We looked into the differences between the recent Swedish study (which found a null association) and our study, and we found that the selection of the reference group was critical. We observed an increased cancer risk (HR, 1.18; 95% CI, 1.08–1.29) among those with low serum iron. Colorectal or stomach cancer is known to be associated with iron deficiency anemia from chronic blood loss. As a result, the correlation of cancer risk with serum iron level was not linear but J-shaped, with the lowest serum iron level (<60 μg/dL) having a significantly increased cancer risk. As such, the lowest quartile of serum iron level should not be used as a reference group, as doing so could mask the increased cancer risk among those with higher serum iron (Fig. 2). A rough calculation using the second quartile of the Swedish study as a reference instead of the first quartile found that the cancer risk ratio in the highest quartile of serum iron level would have changed from 0.96, indicating no association or a slightly decreased risk, to 1.06, indicating a slightly increased risk. We could not determine the significance of this new ratio without access to the original data. However, this observation is compatible with a J-shaped association in the Swedish study.

There are limitations to this study. First, we focused our analysis on serum iron, one of several biomarkers of iron status, which may or may not correlate with body iron stores (4, 36). A recent meta-analysis of 59 epidemiologic studies concluded that biomarkers of iron stores tend to be negatively correlated with cancer risk (37). It should be noted that our study did not aim to assess the correlation of cancer risk with body iron stores, but with serum iron. Without adjusting for body iron stores, we were able to establish a link and a dose–response relationship between serum iron levels and the risk for cancer incidence and mortality. As serum iron is a relatively inexpensive and widely available test, tests can be ordered and high serum iron could be found and interpreted in daily practice, making our results clinically relevant. A second study limitation was that the average follow-up time from when serum iron was tested was 7 years, which could be viewed as too short a time for cancer to develop. Questions may arise to whether there was a sufficient length of time for the elevated serum iron to affect cancer development, as the mean follow-up time was approximately 7 years, with the longest being 14 years. When the prevalence of high serum iron was examined across age groups, we observed high serum iron levels at all ages, with higher ones in earlier years. A third limitation is that the conclusions from this study may not be applicable to non-Asians because the cohort came from Taiwan. However, similar results were found from several studies on Caucasians (6, 7), whereas reductions of cancer risks by phlebotomy in blood donors were reported from non-Asian countries in America and Europe (9, 38). In addition, the patterns of serum iron levels were grossly similar between this cohort and that of NHANES (23). A fourth limitation is that, we used single point measurements of serum iron, but serum iron levels can vary with time. In fact, diurnal variation of serum iron levels has been observed in a given day (39). We compared results for those who had two tests of serum iron level and found they were highly correlated, as evidenced from the way the values were distributed and the similarity of cancer risks they demonstrated, with HR at 1.25 (95% CI, 1.16–1.35) for the first test and 1.22 (95% CI, 1.09–1.36) for the second test, in the Supplementary Table S3. Thus, the use of one single test provided sufficiently stable information for cancer risk prediction. Although serum iron is continuously metabolized by the liver, it is replenished constantly and kept relatively stable. Other than blood loss, the body has no mechanism for excretion of excess iron, and iron homeostasis is closely regulated within each individual. A final limitation is that the cohort came from paying participants who are considered to be at higher socioeconomic status than the average Taiwanese population. However, regarding the prevalence of high serum iron, there are no data to indicate that higher socioeconomic status had any bearing on serum iron levels.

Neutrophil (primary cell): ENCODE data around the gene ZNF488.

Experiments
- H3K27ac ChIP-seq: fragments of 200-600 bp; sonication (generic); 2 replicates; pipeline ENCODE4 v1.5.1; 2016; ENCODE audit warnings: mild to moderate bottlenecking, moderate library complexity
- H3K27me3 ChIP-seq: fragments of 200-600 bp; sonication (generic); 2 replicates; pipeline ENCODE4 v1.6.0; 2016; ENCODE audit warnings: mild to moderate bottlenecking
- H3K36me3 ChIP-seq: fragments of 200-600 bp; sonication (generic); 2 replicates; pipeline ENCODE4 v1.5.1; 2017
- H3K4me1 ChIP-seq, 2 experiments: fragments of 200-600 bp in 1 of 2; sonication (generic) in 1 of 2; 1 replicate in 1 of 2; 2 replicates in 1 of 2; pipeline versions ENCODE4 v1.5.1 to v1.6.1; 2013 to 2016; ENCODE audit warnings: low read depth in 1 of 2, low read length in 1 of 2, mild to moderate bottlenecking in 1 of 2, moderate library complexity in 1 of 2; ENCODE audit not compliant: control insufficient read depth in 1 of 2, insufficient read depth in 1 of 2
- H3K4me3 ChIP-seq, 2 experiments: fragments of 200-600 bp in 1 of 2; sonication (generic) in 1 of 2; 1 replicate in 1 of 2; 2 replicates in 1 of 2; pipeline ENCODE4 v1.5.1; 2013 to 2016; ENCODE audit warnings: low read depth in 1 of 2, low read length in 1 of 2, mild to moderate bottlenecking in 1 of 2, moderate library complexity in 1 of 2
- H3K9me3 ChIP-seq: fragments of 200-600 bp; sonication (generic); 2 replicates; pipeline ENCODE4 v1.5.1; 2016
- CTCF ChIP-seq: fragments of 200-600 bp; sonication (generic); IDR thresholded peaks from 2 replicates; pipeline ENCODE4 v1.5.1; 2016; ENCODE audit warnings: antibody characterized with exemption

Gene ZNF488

In summary, high serum iron (≥120 μg/dL), a common occurrence observed in one third of men and one fifth of women, was associated with increased risks of incidence and mortality from all cancers combined in this cohort, and a dose–response relationship was observed. Liver cancer and breast cancer were the specific sites of significant risk increases.

No potential conflicts of interest were disclosed.

Data in this research came from MJ Health Resource Center. Authorization Code: MJHRFB2014001C. The MJ Health Resource Foundation is responsible for the data distribution. Conclusions were those from authors and did not represent the views of MJ Health Resource Center.

Conception and design: C.P. Wen, D.P.H. Hsieh, C.Y. Hsu, X. Wu

Development of methodology: C.P. Wen, M.K. Tsai, C.Y. Hsu

Acquisition of data (provided animals, acquired and managed patients, provided facilities, etc.): C.A. Hsiung

Analysis and interpretation of data (e.g., statistical analysis, biostatistics, computational analysis): C.P. Wen, J.H. Lee, Y.-P. Tai, S.B. Wu, M.K. Tsai, D.P.H. Hsieh, C.Y. Hsu, X. Wu

Writing, review, and/or revision of the manuscript: C.P. Wen, C. Wen, M.K. Tsai, D.P.H. Hsieh, H.-C. Chiang, C.A. Hsiung, C.Y. Hsu, X. Wu

Administrative, technical, or material support (i.e., reporting or organizing data, constructing databases): C.P. Wen, M.K. Tsai, H.-C. Chiang, C.Y. Hsu

Study supervision: C.P. Wen, M.K. Tsai, D.P.H. Hsieh, H.-C. Chiang

This work was supported in part by the Taiwan Department of Health Clinical Trial and Research Center of Excellence (MOHW103-TDU-B-212-113002).

The costs of publication of this article were defrayed in part by the payment of page charges. This article must therefore be hereby marked advertisement in accordance with 18 U.S.C. Section 1734 solely to indicate this fact.